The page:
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from Leaves of Grass: BOOK XXX. WHISPERS OF HEAVENLY DEATH - by Walt Whitman.

  I need no assurances, I am a man who is preoccupied of his own soul;
  I do not doubt that from under the feet and beside the hands and
      face I am cognizant of, are now looking faces I am not cognizant
      of, calm and actual faces,
  I do not doubt but the majesty and beauty of the world are latent in
      any iota of the world,
  I do not doubt I am limitless, and that the universes are limitless,
      in vain I try to think how limitless,
  I do not doubt that the orbs and the systems of orbs play their
      swift sports through the air on purpose, and that I shall one day
      be eligible to do as much as they, and more than they,
  I do not doubt that temporary affairs keep on and on millions of years,
  I do not doubt interiors have their interiors, and exteriors have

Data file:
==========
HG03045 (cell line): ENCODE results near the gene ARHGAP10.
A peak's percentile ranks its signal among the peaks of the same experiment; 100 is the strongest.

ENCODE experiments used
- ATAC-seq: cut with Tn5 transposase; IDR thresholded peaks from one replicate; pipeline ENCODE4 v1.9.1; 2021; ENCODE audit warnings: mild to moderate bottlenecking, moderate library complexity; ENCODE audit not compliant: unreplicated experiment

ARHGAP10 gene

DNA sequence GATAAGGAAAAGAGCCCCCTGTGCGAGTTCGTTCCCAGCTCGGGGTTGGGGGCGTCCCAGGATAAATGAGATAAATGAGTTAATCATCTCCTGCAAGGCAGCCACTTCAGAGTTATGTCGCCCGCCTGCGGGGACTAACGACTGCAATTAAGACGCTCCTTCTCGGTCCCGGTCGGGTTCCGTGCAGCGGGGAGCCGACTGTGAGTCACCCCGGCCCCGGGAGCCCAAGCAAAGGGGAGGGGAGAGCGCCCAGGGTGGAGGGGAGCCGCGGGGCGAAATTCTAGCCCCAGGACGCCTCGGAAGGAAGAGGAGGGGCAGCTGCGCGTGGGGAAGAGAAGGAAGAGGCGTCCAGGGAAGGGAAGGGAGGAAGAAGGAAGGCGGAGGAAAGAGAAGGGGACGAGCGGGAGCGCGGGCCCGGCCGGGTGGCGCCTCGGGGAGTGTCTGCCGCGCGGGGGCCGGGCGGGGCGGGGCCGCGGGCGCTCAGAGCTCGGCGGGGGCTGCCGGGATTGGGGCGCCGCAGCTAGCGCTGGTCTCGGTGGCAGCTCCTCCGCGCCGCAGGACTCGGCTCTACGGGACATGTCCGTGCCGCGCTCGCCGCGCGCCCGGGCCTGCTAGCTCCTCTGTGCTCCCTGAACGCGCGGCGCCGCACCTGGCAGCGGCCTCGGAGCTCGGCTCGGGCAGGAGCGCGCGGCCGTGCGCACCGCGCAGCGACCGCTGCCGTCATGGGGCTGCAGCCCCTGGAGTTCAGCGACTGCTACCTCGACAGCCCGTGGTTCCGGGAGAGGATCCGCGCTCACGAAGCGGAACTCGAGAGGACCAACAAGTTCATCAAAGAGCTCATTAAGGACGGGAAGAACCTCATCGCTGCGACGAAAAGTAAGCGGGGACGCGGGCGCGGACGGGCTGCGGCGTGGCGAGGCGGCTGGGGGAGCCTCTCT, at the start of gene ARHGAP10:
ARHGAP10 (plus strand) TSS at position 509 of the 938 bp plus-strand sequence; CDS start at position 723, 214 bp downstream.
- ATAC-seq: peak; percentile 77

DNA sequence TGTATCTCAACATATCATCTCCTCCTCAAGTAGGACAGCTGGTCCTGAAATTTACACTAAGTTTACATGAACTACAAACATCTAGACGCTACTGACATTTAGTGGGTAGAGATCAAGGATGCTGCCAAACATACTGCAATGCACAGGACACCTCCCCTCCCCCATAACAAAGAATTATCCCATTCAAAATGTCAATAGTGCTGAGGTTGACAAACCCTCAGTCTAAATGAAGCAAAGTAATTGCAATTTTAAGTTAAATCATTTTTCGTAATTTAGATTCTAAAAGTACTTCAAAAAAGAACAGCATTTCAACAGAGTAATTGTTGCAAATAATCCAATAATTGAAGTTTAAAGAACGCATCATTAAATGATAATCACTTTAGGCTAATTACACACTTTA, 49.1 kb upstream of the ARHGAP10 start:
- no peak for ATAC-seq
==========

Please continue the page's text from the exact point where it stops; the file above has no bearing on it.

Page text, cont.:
their exteriors, and that the eyesight has another eyesight, and
      the hearing another hearing, and the voice another voice,
  I do not doubt that the passionately-wept deaths of young men are
      provided for, and that the deaths of young women and the
      deaths of little children are provided for,
  (Did you think Life was so well provided for, and Death, the purport
      of all Life, is not well provided for?)
  I do not doubt that wrecks at sea, no matter what the horrors of
      them, no matter whose wife, child, husband, father, lover, has
      gone down, are provided for, to the minutest points,
  I do not doubt that whatever can possibly happen anywhere at any
      time, is provided for in the inherences of things,
  I do not think Life provides for all and for Time and Space, but I
      believe Heavenly Death provides for all.


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